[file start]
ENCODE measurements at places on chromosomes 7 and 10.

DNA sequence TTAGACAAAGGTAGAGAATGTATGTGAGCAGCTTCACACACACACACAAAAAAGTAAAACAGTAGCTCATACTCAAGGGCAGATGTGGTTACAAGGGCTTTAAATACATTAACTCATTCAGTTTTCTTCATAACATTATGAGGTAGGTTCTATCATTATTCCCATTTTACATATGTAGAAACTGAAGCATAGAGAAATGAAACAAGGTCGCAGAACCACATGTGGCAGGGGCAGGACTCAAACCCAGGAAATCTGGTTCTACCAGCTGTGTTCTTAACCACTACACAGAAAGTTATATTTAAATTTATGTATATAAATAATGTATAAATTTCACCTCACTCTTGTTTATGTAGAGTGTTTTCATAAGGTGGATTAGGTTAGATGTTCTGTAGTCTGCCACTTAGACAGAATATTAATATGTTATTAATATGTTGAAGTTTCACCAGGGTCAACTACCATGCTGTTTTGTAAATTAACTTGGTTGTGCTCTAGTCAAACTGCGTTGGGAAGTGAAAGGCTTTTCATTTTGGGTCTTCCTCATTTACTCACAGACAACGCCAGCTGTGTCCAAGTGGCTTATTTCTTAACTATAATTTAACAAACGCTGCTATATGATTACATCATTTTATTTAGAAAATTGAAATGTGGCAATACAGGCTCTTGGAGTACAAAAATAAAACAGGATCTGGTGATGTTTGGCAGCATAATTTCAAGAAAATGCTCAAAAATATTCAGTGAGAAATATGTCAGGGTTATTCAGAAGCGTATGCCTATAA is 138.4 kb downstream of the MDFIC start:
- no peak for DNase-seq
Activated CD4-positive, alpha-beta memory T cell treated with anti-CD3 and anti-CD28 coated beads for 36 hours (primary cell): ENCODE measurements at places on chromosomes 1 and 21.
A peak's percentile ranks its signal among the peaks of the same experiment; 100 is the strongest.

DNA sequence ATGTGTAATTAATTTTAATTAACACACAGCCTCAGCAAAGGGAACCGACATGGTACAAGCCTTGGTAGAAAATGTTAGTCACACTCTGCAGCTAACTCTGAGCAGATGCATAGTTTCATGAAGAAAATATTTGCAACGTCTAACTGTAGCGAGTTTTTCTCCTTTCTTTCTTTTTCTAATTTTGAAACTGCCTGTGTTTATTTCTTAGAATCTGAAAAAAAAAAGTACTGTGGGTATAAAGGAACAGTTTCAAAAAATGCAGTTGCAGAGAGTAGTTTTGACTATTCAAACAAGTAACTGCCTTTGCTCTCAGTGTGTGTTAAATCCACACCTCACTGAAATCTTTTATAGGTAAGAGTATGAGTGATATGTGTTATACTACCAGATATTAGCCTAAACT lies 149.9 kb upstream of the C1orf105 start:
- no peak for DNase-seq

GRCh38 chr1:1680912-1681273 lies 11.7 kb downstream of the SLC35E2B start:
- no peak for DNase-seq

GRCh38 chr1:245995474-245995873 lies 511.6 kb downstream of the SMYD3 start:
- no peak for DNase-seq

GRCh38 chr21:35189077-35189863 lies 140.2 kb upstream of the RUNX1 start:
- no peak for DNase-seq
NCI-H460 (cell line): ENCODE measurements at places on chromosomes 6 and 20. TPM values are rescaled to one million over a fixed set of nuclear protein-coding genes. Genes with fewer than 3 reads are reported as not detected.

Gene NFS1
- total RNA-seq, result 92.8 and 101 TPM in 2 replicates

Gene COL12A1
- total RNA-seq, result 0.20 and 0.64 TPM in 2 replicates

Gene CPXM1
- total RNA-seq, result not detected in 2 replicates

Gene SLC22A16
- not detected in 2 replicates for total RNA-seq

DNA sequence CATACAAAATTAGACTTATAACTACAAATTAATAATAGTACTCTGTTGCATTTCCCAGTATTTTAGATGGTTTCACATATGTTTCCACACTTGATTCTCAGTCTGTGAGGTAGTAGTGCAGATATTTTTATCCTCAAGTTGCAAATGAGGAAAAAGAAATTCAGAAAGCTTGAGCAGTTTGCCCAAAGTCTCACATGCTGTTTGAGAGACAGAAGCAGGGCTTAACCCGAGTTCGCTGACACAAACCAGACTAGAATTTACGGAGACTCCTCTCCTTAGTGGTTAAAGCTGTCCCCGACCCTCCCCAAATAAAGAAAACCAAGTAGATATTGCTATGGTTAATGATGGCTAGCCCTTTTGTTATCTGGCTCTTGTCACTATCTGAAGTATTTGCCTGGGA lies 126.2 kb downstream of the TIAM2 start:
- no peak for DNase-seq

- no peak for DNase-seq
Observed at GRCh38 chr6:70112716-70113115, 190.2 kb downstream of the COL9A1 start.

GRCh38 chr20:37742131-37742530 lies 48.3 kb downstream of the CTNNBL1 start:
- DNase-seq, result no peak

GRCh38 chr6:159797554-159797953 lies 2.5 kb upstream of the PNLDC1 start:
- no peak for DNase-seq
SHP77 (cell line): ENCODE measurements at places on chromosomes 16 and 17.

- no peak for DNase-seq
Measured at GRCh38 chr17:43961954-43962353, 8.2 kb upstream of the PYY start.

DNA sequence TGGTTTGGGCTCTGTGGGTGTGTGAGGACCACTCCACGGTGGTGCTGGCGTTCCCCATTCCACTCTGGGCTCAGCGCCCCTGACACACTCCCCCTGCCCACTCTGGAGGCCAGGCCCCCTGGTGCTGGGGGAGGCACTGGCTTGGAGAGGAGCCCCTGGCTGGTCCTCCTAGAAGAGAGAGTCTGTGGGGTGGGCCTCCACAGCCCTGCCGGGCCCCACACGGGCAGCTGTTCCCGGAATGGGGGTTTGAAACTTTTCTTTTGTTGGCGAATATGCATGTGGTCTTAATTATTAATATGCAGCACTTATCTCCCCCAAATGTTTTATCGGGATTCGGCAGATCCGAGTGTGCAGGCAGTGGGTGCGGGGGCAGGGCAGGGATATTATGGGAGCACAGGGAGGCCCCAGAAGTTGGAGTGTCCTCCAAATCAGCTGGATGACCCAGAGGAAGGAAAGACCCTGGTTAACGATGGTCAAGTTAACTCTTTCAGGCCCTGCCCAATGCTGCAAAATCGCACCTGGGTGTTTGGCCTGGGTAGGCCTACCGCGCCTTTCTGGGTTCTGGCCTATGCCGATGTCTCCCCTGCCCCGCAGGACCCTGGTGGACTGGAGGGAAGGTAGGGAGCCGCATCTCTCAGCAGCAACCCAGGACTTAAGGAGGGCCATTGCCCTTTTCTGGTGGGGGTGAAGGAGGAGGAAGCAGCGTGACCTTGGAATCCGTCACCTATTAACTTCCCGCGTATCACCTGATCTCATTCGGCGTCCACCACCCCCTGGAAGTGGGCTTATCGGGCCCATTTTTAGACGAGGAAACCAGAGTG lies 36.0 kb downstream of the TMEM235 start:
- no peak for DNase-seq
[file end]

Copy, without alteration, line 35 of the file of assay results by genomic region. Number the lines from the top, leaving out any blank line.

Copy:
- no peak for DNase-seq